1. If you were running for office what would your platform be?
Oh, dear oh dear oh dear. Umm. I can't go with "tigers and beer," because I don't like beer, and "tigers and froofy drinks" just doesn't have the same ring to it.
My college had a tradition of putting a faculty or staff member in an apartment in each dorm, partly to supervise us and partly so that there would be someone who cared and could get things done about it if one of the washing machines broke or the heat went out or whatever. This person was called the Head Resident. My freshman year HR was a guy called Robert Helgeson, and he was great. Helgeson sat us down and said, "The one rule of living here is: don't be a jerk." Don't smoke anything in the (unventillated) non-smoking sections, but also don't get nosey about what the people two flights up are smoking in their smoking section if it doesn't affect you any. Don't keep your neighbors up all night before their GREs, but also don't insist that your neighbors go to bed at 9:00 sharp. Clean up after yourselves, work things out politely, ask for help when you need it. Don't be a jerk. It was a great rule, and I think it's my platform.
2. What author influenced you the most when you were a child? Do you still like him/her?
When I was a child. How old is a child? I'm going to say under 12. Twelve is an adolescent, and 12 (for me) is reading grown-up books, so okay; childhood is now 11 and under.
I'm bad with total orderings. Everybody is hereby put on notice that me and total orderings, we just don't get along sometimes. Every once in awhile we manage to work it out in restricted circumstances. Mostly no.
Still. I'm going to have to go with Lloyd Alexander, and not just his work in general, but The Kestrel in specific. Blood and politics, blood and politics! oh, how I loved that book when I was 8. Still do. Very much so. If someone would write me a -- well, shit. Never mind. I apparently have to do it myself. (Stupid brain. You train it to go and then it won't stop, and that, said pameladean, was all I needed to know about one of the panels I didn't go to this weekend.)
I've talked before about how L.M. Montgomery brought all of history crashing down on my head with one book when I was a kid, and I haven't recovered from that yet. It's not the book I remember it being (that is, it's Rilla of Ingleside, but it's not as captivating as I remember it), but it's still interesting.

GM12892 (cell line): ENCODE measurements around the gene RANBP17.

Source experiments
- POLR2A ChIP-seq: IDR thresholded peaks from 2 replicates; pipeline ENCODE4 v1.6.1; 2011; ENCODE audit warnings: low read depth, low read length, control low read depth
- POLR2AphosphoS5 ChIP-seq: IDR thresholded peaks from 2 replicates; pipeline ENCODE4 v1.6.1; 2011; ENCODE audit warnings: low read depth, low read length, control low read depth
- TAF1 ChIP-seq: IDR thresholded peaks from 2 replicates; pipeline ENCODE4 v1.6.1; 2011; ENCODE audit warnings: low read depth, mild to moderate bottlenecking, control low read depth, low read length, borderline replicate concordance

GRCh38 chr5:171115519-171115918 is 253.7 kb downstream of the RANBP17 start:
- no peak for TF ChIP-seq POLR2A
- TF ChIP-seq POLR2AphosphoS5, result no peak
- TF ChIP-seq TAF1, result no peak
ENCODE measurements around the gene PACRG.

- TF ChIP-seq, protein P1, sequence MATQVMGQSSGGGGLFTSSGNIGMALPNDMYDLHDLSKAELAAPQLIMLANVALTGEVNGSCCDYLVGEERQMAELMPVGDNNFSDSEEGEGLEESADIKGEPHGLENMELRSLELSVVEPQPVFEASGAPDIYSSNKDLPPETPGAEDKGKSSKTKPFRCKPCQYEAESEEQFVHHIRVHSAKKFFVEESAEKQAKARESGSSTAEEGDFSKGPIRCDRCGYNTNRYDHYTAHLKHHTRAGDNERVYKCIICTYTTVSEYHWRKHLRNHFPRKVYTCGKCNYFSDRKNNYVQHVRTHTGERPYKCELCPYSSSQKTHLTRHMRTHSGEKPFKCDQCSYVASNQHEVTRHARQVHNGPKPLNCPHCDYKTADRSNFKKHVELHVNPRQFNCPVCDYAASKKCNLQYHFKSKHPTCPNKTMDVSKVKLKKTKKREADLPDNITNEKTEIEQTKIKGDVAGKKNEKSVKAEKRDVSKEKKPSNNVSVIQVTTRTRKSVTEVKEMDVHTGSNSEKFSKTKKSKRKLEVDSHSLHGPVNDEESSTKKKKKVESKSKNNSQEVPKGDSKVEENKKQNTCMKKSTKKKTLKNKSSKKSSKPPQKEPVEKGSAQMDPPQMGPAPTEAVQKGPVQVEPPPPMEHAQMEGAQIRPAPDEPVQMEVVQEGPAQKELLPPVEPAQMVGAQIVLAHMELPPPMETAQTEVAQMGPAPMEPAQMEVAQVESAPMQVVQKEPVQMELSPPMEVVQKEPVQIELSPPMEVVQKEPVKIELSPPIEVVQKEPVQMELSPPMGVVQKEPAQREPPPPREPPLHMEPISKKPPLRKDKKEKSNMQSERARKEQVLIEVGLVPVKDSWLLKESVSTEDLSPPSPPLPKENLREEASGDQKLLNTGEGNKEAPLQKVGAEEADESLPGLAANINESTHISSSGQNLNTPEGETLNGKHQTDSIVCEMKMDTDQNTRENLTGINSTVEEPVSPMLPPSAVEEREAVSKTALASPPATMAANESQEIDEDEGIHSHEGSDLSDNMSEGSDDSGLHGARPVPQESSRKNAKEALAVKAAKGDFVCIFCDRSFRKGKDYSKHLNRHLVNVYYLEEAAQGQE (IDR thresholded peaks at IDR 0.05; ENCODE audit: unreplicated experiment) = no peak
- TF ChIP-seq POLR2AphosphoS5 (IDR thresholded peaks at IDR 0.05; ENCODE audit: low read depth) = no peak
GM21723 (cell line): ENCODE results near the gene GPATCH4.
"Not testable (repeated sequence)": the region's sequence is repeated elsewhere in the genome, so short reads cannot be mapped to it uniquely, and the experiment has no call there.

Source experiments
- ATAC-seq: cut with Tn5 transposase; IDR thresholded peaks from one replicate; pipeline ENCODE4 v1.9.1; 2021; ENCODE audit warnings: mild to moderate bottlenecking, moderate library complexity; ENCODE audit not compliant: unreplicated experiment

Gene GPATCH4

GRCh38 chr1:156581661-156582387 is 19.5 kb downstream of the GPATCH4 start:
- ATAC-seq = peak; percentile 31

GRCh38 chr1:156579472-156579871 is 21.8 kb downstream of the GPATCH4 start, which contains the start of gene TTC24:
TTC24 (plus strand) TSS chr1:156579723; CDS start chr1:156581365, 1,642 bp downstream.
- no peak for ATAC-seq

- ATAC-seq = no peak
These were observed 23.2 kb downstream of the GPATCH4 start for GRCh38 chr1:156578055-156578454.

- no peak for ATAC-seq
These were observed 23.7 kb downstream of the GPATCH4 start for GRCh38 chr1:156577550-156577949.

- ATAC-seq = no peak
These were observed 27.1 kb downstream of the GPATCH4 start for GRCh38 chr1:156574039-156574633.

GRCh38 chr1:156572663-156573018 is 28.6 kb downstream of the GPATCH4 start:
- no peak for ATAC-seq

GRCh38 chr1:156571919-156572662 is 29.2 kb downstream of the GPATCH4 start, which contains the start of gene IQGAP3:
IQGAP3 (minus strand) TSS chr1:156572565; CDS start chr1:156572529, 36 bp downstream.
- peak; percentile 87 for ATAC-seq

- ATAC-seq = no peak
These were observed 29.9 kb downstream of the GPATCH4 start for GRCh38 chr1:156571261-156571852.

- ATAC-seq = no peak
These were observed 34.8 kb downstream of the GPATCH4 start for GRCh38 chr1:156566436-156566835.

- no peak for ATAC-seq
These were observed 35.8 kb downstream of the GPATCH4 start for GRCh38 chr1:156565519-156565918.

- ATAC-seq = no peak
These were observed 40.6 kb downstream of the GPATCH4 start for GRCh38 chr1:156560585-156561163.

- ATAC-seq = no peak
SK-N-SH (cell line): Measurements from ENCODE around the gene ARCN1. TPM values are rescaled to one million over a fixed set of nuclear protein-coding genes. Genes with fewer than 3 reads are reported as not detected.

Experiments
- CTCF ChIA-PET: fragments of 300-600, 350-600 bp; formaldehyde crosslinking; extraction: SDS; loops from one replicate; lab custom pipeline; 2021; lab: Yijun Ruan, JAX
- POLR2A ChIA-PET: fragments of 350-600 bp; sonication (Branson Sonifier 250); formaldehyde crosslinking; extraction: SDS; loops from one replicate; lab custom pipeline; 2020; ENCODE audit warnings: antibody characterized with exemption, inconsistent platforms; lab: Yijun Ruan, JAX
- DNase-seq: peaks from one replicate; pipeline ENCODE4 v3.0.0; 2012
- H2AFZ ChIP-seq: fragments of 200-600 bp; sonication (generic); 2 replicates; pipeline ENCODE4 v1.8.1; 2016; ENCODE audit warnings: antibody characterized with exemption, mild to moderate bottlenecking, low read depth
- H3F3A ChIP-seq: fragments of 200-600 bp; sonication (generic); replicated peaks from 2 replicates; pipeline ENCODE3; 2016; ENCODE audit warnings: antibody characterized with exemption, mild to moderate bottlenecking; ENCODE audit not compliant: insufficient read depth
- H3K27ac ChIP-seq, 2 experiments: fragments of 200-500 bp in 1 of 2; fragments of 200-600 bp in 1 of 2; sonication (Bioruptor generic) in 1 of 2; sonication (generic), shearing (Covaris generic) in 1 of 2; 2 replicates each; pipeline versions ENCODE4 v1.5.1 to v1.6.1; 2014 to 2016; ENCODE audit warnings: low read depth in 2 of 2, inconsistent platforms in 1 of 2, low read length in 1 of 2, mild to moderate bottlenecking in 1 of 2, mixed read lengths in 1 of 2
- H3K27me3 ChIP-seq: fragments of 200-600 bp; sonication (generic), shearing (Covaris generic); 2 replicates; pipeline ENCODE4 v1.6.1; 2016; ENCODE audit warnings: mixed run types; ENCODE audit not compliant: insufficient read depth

3. I'm coming for dinner...what are you making?
Do you have dietary restrictions? Do I know that you particularly like a certain cuisine?
One of my default meals for people who don't have any dietary restrictions is "company chicken," lemon almond garlic dill chicken, usually served over rice. We call it company chicken because it uses up enough dishes that it's not usually worthwhile to make for just ourselves. We throw a salad with it and serve bars for dessert, unless I'm inspired to something fancier. I like to cook things that are tasty but not overwhelmingly fancy when we have new guests.
I also make a good chili in both carnivorous and vegan versions. And cornbread (for those who can have animal products) or rosemary buns (for those who can't).
4. Tell me what you like most about Minnesota.
Oh, honey, everything.
I'm really fairly serious here, because what I like best about Minnesota is that it's mine. My state, my city, mine mine mine. So that includes walking around the lakes when it's crisp and autumnal, yes, and going to Fest and the Winter Carnival and having dozens of people (some of them perfect strangers) pine for herring with me at Minicon. But it also includes the mosquito bites and the little dance you have to do at the gas pump when the high that day is supposed to be -10 F not including windchill and the fact that some people will aggressively pretend to like you even when it's plain that they don't. It's all mine. The genre bookstores and the old friends and the new friends and the family members and Dayton's even though it isn't called that any more. The ice cream shop where my parents used to go when they were kids. The ice cream shop we just discovered the week we moved home. I'm perfectly happy to have some of it evolve, but I wouldn't give up a single piece of it as a sudden excision. This is where I belong. When people threaten to move to Canada, I know I never could, because as nice as Canada and Canadians are, and as similar as some parts of them are to home, they're not mine, and this is.
I've told this story before, and I'll probably tell it again: the back of my credit card is smudged, and I use my credit card a lot. I was lazy and didn't get a new driver's license for several months after we moved here, and every time I bought something and they checked my credit card, the clerks would ask if I was from California. And I would hasten to assure them that I was not, that we had lived there awhile but were now back, and every single time -- most days of the week, for several months straight, the clerks would say, "Well, welcome home!" That's my Minnesota.
5. Style, or substance?
Yes, please. Thanks.
On the other hand, everybody reading this knows I have a thing for geeks (don't you all by now? well, there are new people, so: I do), so substance. Yah. As long as the style doesn't go so far as to get in the way of it. That's the thing: I think they ought to be related to each other. In writing I see it especially: if you write with a style that has nothing to do with the substance of your book, you're doing it wrong. Choosing between them is like choosing between plot and character: if you have to make the choice, you probably screwed up a previous choice somewhere.